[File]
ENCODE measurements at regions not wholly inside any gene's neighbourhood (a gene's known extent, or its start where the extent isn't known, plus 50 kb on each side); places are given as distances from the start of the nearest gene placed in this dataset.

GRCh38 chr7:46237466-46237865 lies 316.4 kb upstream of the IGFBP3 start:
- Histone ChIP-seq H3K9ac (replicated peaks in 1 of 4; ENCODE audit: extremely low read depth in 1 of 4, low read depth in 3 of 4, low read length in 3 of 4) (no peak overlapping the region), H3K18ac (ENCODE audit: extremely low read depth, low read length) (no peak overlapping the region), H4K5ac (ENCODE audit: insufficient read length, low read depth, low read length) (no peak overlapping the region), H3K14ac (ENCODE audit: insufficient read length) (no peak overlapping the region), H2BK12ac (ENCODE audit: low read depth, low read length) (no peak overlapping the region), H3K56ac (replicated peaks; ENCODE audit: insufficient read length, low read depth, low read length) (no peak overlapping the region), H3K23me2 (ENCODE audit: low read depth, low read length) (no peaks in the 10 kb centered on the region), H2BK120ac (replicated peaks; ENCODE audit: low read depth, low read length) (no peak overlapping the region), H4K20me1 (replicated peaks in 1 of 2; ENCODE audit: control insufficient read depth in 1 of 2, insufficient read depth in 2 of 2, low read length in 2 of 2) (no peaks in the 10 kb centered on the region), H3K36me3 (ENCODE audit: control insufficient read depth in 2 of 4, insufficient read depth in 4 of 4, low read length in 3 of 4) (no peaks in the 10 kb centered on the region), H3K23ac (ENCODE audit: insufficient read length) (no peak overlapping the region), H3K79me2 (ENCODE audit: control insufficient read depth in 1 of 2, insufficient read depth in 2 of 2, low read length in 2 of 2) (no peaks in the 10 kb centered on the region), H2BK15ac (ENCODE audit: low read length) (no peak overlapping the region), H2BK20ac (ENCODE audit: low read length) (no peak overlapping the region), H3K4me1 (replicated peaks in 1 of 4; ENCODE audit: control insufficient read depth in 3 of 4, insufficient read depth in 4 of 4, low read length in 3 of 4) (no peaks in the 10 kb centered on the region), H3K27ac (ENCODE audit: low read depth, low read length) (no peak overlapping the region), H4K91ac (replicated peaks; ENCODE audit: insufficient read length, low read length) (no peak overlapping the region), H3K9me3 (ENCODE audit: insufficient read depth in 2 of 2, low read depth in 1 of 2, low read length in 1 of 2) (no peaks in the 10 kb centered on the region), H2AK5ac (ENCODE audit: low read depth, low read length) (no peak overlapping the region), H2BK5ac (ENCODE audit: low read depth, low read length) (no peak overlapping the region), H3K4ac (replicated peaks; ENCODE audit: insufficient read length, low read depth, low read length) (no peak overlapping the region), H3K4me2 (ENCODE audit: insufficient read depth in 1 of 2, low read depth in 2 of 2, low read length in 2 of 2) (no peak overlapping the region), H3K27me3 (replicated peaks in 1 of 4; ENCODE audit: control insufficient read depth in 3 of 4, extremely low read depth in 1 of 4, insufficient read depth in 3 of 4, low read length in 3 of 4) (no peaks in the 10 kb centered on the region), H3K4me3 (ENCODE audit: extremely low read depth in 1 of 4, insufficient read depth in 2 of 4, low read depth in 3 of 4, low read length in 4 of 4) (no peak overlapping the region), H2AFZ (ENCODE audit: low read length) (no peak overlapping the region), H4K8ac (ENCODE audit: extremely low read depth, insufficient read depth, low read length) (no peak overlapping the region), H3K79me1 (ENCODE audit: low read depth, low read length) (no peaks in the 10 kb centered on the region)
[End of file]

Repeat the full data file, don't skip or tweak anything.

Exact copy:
ENCODE measurements at regions not wholly inside any gene's neighbourhood (a gene's known extent, or its start where the extent isn't known, plus 50 kb on each side); places are given as distances from the start of the nearest gene placed in this dataset.

GRCh38 chr7:46237466-46237865 lies 316.4 kb upstream of the IGFBP3 start:
- Histone ChIP-seq H3K9ac (replicated peaks in 1 of 4; ENCODE audit: extremely low read depth in 1 of 4, low read depth in 3 of 4, low read length in 3 of 4) (no peak overlapping the region), H3K18ac (ENCODE audit: extremely low read depth, low read length) (no peak overlapping the region), H4K5ac (ENCODE audit: insufficient read length, low read depth, low read length) (no peak overlapping the region), H3K14ac (ENCODE audit: insufficient read length) (no peak overlapping the region), H2BK12ac (ENCODE audit: low read depth, low read length) (no peak overlapping the region), H3K56ac (replicated peaks; ENCODE audit: insufficient read length, low read depth, low read length) (no peak overlapping the region), H3K23me2 (ENCODE audit: low read depth, low read length) (no peaks in the 10 kb centered on the region), H2BK120ac (replicated peaks; ENCODE audit: low read depth, low read length) (no peak overlapping the region), H4K20me1 (replicated peaks in 1 of 2; ENCODE audit: control insufficient read depth in 1 of 2, insufficient read depth in 2 of 2, low read length in 2 of 2) (no peaks in the 10 kb centered on the region), H3K36me3 (ENCODE audit: control insufficient read depth in 2 of 4, insufficient read depth in 4 of 4, low read length in 3 of 4) (no peaks in the 10 kb centered on the region), H3K23ac (ENCODE audit: insufficient read length) (no peak overlapping the region), H3K79me2 (ENCODE audit: control insufficient read depth in 1 of 2, insufficient read depth in 2 of 2, low read length in 2 of 2) (no peaks in the 10 kb centered on the region), H2BK15ac (ENCODE audit: low read length) (no peak overlapping the region), H2BK20ac (ENCODE audit: low read length) (no peak overlapping the region), H3K4me1 (replicated peaks in 1 of 4; ENCODE audit: control insufficient read depth in 3 of 4, insufficient read depth in 4 of 4, low read length in 3 of 4) (no peaks in the 10 kb centered on the region), H3K27ac (ENCODE audit: low read depth, low read length) (no peak overlapping the region), H4K91ac (replicated peaks; ENCODE audit: insufficient read length, low read length) (no peak overlapping the region), H3K9me3 (ENCODE audit: insufficient read depth in 2 of 2, low read depth in 1 of 2, low read length in 1 of 2) (no peaks in the 10 kb centered on the region), H2AK5ac (ENCODE audit: low read depth, low read length) (no peak overlapping the region), H2BK5ac (ENCODE audit: low read depth, low read length) (no peak overlapping the region), H3K4ac (replicated peaks; ENCODE audit: insufficient read length, low read depth, low read length) (no peak overlapping the region), H3K4me2 (ENCODE audit: insufficient read depth in 1 of 2, low read depth in 2 of 2, low read length in 2 of 2) (no peak overlapping the region), H3K27me3 (replicated peaks in 1 of 4; ENCODE audit: control insufficient read depth in 3 of 4, extremely low read depth in 1 of 4, insufficient read depth in 3 of 4, low read length in 3 of 4) (no peaks in the 10 kb centered on the region), H3K4me3 (ENCODE audit: extremely low read depth in 1 of 4, insufficient read depth in 2 of 4, low read depth in 3 of 4, low read length in 4 of 4) (no peak overlapping the region), H2AFZ (ENCODE audit: low read length) (no peak overlapping the region), H4K8ac (ENCODE audit: extremely low read depth, insufficient read depth, low read length) (no peak overlapping the region), H3K79me1 (ENCODE audit: low read depth, low read length) (no peaks in the 10 kb centered on the region)